An Eternal Influence
Beneath that gruff German demeanor, there was a deeply humble man with a heart of gold and a devout spirit. “Outside of class he was a sweet, gentle man,” says Stephanie Haley, the School of Law clerical supervisor, who worked for Professor Immel for more than 25 years. “I never experienced his wisdom in the classroom, but I learned from him the importance of family, faith and friendship. He was one-of-a-kind and an amazing man. I loved our talks and time together. People asked me how I could work for him because he was so gruff, and I’d say he’s really just a big teddy bear.” Rather than withering in fear (like his young law students) children melted the scowling stare and stern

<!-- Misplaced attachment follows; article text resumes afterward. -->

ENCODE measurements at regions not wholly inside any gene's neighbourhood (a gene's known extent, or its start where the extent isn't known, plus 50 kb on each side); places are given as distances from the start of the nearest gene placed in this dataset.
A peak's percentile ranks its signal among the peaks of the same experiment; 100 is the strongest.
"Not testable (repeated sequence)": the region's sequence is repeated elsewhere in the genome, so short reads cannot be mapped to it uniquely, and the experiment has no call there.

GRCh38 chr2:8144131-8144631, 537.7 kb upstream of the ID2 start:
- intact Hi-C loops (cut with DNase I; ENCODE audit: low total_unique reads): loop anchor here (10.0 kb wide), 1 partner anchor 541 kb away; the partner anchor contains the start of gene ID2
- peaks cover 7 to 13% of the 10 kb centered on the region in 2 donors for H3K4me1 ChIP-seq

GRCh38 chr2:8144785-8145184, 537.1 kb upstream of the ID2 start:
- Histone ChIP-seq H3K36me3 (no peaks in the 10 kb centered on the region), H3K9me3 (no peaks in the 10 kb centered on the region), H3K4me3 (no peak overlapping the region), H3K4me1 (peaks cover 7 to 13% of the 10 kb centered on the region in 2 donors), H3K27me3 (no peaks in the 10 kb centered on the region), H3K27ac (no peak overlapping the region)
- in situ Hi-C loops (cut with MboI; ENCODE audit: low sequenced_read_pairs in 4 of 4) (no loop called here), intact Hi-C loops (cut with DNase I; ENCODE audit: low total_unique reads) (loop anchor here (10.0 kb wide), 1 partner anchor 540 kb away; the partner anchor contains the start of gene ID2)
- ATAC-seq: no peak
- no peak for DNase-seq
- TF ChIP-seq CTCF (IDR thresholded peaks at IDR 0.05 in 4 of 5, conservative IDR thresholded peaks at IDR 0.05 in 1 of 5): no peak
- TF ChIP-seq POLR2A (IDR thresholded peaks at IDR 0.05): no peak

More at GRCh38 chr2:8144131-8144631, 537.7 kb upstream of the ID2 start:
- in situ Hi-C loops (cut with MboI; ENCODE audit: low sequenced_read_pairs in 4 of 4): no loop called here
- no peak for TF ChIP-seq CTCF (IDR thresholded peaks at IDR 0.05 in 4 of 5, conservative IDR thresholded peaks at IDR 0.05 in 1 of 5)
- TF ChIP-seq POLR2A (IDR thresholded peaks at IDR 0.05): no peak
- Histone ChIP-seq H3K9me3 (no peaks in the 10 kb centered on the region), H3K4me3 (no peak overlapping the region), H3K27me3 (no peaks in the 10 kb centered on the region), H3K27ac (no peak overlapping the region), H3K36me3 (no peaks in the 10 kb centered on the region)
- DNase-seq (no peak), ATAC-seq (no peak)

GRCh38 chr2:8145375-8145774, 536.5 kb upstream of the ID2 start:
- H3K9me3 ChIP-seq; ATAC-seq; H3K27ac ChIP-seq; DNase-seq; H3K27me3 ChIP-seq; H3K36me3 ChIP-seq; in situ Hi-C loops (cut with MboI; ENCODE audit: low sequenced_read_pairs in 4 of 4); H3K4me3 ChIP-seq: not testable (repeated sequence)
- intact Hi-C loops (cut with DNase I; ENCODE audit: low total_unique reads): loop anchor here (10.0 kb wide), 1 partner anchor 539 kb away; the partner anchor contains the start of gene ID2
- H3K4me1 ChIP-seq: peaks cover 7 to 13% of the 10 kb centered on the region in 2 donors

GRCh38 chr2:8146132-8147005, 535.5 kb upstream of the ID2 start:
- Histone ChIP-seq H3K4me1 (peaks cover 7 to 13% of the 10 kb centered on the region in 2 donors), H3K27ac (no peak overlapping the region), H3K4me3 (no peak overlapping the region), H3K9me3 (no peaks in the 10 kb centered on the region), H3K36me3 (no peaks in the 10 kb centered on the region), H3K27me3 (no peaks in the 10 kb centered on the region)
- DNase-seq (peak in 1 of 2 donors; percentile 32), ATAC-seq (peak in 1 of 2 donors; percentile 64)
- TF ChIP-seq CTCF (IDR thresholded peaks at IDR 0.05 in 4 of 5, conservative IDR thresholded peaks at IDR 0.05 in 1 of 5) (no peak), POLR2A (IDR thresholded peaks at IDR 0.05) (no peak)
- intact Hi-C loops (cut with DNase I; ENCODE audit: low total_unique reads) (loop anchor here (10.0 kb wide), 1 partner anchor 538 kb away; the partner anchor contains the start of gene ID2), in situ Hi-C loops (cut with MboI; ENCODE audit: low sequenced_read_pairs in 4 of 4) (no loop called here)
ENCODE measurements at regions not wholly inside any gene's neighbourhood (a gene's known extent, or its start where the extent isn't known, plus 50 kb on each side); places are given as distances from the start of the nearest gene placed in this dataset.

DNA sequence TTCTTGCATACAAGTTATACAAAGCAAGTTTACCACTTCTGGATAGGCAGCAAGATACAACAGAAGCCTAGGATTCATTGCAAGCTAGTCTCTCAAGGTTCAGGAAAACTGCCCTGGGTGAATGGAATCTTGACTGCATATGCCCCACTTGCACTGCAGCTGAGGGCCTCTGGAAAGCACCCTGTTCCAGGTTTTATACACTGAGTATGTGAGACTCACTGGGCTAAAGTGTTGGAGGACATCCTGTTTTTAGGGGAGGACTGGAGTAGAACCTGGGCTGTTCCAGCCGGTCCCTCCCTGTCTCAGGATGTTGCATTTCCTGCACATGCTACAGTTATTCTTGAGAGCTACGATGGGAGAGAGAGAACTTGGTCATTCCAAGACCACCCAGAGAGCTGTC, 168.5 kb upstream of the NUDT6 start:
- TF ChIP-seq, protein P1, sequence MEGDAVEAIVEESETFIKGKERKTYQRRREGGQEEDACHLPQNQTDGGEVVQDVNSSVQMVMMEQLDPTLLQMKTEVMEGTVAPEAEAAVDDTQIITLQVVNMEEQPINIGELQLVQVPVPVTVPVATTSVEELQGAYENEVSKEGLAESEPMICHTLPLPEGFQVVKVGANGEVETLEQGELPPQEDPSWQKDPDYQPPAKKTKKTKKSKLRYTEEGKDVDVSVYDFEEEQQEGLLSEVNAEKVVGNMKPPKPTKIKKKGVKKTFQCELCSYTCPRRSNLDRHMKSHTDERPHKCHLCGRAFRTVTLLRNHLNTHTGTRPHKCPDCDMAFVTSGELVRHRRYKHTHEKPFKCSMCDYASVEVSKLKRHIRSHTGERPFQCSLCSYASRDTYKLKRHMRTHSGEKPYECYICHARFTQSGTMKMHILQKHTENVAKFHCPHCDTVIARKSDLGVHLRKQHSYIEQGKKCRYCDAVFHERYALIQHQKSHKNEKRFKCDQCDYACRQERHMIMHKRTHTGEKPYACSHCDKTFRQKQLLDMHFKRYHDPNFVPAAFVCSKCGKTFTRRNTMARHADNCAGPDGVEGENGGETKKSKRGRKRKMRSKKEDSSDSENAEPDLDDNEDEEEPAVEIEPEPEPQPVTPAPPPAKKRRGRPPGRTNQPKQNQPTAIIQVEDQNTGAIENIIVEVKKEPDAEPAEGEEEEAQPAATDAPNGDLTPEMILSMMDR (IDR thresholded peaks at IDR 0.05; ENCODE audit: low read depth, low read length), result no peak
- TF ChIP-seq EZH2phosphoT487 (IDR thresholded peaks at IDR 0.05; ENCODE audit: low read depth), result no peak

exterior and brought out Professor Immel’s playful, kind-hearted spirit. “After meeting Vince, my (then) 4-year-old daughter would ask if we could see that man who growls then laughs like a bowl full of jelly,” Professor Johnson says. Professor Johnson’s affection for Professor Immel began when she joined the faculty in 1978, during an era when there were fewer female law professors nationally. “He went out of his way to make women, both faculty and law students, feel like we belonged and were valued,” she says. “He would make a point to mention female judges and attorneys in class and conversation. He was really an advocate for women.” Professors Johnson — along with Professors Salsich, FitzGibbon and Goldstein — explain that Immel served as a sage mentor to them as new faculty members, offering guidance and insight, but never imposing his approach on them. “He always told me to ‘teach from my own personality — be the teacher you are, that is the only way to be a good teacher’,” Professor Johnson recalls. Professor FitzGibbon adds she’ll always be indebted to Professor Immel as a student and colleague. “As I prepared to teach my first Contracts classes, I was amazed at how often and vividly Vince’s presentations sprang to my mind,” she says. “He was generous with his time, advice and perspective. From insight on exam questions to sharing his syllabus, he gave me invaluable counsel and support.” Professor Immel also served as an inspiration